9. BobRyan

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    Why would friends or relatives refuse to attend an infant baptism service for reasons "other" than objecting to the doctrine or teaching?

    In Christ,

    Bob
     
  10. FriendofSpurgeon

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    Yes, but would "you" refuse to go is the question even if you do not agree with the doctrine?
     
  11. Johnv

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    Yes, and Yes. Attending a family event of different religions is part of life. It's family. You go, and you are respectful.

    If you receive an invitation to the wedding of, say, your cousin, and he/she is getting married into the Jewish faith, do you go? Yes, and you bring a gift while you're at it.

    If you are invited to your brother's Catholic wedding, do you go? Yes.

    If you don't believe in war, but your son is graduationg from the military academy, do you go? Of course.
     
  12. BobRyan

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    Why wouldn't "refusing to go" be "BECAUSE" I don't agree with the doctrine?

    And why refuse to go if I DO agree with the doctrine?

    It appears that what you think of the doctrine is the ONLY factor in providing a disincentive to going. What else besides doctrinal difference would disuade you from going?

    In Christ,

    Bob
     
  13. Ben W

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    I may have worded that wrongly, I am a member of the Seventh Day Baptist Church, hence my view on some stuff is likely to be different to someone who is from an infant baptising church, In Australia the only churches that I am aware of that Infant Baptise are the Roman Catholic and the Anglican. In both cases I would love to be able to share what the SDB is about with people that attend these groups.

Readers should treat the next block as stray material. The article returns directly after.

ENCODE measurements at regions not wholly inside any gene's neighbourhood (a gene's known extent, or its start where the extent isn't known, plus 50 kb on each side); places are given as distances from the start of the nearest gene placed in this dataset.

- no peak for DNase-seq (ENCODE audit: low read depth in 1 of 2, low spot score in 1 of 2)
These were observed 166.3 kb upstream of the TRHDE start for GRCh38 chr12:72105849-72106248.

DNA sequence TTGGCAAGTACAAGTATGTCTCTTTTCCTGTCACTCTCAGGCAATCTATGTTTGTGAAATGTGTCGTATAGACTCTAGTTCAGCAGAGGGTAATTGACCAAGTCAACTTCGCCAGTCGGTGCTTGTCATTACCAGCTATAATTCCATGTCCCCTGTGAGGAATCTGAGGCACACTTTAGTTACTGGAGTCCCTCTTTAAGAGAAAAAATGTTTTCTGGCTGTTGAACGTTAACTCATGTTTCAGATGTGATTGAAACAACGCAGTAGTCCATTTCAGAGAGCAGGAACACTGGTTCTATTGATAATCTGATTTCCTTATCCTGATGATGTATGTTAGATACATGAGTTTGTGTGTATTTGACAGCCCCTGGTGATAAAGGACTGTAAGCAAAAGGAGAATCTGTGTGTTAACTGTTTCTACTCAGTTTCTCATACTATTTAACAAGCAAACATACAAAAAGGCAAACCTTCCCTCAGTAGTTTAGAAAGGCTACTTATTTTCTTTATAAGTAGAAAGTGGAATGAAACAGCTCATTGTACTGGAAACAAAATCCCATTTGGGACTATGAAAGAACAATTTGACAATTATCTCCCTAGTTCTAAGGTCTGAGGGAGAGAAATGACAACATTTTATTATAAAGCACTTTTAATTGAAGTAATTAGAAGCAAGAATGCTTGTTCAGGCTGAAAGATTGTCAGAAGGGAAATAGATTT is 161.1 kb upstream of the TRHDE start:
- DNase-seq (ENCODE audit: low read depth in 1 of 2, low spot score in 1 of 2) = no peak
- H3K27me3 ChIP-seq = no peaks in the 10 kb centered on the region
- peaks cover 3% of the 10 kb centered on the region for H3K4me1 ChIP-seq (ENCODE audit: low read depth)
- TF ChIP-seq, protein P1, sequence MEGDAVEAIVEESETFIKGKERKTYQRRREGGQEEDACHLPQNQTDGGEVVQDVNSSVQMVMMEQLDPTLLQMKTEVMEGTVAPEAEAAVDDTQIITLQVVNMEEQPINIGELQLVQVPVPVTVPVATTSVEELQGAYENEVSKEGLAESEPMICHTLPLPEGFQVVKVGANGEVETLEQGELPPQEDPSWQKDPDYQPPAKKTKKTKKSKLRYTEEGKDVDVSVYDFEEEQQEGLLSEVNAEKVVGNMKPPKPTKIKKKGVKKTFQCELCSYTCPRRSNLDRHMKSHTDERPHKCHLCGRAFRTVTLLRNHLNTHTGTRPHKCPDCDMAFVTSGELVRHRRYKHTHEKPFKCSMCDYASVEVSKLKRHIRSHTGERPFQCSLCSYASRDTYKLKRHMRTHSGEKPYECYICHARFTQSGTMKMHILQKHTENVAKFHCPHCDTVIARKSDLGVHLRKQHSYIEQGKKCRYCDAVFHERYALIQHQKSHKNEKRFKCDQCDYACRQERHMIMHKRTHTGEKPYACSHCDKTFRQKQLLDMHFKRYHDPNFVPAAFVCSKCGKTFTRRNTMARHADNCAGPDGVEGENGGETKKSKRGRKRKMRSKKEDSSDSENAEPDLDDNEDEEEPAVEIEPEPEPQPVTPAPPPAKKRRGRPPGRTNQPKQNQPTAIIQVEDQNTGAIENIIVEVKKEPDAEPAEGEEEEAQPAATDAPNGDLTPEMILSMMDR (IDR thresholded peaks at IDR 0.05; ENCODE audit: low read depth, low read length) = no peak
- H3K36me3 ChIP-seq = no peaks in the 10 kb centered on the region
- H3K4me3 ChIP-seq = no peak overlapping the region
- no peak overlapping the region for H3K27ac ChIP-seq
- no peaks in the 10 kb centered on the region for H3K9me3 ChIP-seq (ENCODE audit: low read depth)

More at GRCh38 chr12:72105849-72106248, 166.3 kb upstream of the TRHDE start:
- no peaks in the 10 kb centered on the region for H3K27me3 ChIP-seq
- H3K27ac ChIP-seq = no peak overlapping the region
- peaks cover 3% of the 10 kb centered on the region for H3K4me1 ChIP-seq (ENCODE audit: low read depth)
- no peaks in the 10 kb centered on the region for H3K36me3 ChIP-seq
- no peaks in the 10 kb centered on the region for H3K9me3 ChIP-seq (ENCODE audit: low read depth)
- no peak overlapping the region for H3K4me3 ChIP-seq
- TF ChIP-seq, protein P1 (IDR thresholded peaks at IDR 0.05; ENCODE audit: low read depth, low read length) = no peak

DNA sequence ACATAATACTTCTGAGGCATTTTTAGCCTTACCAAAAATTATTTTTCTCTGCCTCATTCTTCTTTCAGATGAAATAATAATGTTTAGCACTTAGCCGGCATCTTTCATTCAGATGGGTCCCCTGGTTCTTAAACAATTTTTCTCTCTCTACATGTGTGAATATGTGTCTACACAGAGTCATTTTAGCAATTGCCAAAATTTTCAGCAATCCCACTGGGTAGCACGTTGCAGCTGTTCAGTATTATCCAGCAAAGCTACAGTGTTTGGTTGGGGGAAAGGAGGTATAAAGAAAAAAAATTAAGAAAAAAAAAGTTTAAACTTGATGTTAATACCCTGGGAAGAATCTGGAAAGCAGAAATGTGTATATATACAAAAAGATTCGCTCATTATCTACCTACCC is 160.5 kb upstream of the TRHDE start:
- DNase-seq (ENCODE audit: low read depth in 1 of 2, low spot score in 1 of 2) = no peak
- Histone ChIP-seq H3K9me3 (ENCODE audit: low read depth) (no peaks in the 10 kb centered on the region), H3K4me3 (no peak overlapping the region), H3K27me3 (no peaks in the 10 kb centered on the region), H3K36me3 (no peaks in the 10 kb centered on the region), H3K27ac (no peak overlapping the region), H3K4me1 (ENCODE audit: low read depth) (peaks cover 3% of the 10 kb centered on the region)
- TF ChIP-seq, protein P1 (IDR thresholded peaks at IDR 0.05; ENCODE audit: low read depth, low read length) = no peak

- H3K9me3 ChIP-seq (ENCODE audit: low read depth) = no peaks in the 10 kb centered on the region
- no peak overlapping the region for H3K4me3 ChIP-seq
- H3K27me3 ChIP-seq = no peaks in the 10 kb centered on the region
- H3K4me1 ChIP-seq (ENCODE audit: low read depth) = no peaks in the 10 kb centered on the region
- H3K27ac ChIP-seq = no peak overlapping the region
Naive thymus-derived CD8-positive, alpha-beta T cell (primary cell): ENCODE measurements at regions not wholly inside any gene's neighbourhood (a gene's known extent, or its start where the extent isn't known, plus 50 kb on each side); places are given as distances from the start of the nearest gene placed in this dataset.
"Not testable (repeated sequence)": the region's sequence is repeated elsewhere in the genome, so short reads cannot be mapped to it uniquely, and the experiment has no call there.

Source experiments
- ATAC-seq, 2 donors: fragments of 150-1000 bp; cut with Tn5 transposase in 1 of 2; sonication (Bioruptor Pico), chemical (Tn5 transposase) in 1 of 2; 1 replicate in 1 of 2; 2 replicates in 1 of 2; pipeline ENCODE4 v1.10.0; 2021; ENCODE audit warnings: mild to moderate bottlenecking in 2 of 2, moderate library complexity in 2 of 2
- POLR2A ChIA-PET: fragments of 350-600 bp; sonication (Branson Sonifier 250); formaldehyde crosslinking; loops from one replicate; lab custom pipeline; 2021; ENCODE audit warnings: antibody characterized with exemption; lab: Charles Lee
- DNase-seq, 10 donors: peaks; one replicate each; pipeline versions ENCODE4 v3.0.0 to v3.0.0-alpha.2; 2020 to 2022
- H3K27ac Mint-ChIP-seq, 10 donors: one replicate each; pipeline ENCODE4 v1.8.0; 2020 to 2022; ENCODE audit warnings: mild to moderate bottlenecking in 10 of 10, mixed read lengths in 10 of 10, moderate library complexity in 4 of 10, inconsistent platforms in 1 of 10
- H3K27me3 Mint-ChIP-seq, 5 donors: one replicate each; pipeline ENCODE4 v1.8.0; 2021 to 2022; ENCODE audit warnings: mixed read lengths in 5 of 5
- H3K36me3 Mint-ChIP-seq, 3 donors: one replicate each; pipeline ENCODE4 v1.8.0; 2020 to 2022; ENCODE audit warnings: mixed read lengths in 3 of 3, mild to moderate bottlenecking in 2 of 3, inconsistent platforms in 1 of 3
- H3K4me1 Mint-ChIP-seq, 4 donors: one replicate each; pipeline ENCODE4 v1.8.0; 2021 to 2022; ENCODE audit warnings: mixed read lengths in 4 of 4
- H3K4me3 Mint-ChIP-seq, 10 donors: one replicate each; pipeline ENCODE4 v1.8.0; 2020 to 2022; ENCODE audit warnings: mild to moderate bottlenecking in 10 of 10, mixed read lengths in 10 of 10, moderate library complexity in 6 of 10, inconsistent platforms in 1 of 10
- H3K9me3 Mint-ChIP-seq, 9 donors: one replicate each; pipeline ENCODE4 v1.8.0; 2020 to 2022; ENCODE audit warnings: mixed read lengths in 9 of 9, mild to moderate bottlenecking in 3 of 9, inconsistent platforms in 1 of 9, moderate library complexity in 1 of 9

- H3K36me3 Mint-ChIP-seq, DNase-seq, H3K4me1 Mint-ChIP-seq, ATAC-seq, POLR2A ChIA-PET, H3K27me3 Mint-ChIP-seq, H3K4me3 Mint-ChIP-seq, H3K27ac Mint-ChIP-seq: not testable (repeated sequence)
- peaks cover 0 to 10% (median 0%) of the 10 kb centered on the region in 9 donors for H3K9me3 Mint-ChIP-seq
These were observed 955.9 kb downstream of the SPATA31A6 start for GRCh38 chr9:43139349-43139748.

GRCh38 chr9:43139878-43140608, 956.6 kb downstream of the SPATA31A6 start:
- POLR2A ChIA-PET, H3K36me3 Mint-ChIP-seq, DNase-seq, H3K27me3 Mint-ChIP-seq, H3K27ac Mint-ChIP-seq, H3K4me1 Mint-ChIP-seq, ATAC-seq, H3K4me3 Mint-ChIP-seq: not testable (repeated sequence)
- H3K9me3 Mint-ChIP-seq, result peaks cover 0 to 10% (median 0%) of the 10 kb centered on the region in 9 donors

14. BobRyan

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    Good answer Ben.

    In Christ,

    Bob
     
  15. frewtloop

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    I've been to a couple of them where this was the main emphasis, and I agree, that is very different from emphasizing the salvation aspect.

    The Worm
     
  16. John Gilmore

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    Yes, and Yes. Attending a family event of different religions is part of life. It's family. You go, and you are respectful.

    If you receive an invitation to the wedding of, say, your cousin, and he/she is getting married into the Jewish faith, do you go? Yes, and you bring a gift while you're at it.

    If you are invited to your brother's Catholic wedding, do you go? Yes.
    </font>[/QUOTE]I could even attend a wedding in a pagan temple because, for pagans to marry, is not a sin. But, what if two Christians are marrying in a Christian church and one of them did not receive a scriptural divorce from a former partner? Would I not be participating in their sin?

    In the same way, if I attend a baby dedication, am I not participating in the sin of the Christian parents of not bringing their child to baptism? I would think a Baptist would have a similar problem attending an infant baptism.
     
  17. FriendofSpurgeon

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    Ben - thank you for your response.

    John - I do not believe that those who have baby dedications are sinning. Yes, they have a different view of baptism than you and I do (in reformed churches), but would you really consider it a sin?? I would like to hope that my baptistic friends do not consider me "sinning" for having my infant children baptized.

    I tend to agree with JohnV on this. Attending an event for someone (friend or family) of a different denomination or religion is simply a part of life. You count it an honor that were invited and you go and you are respectful.
     
  18. John Gilmore

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    Yes, they have a different view of baptism than you and I do (in reformed churches), but would you really consider it a sin??

    Yes, they are sinners but they are also saints because they retain the foundation (i.e., true knowledge of Christ and faith). And their children are saved through the gospel that is taught in their churches .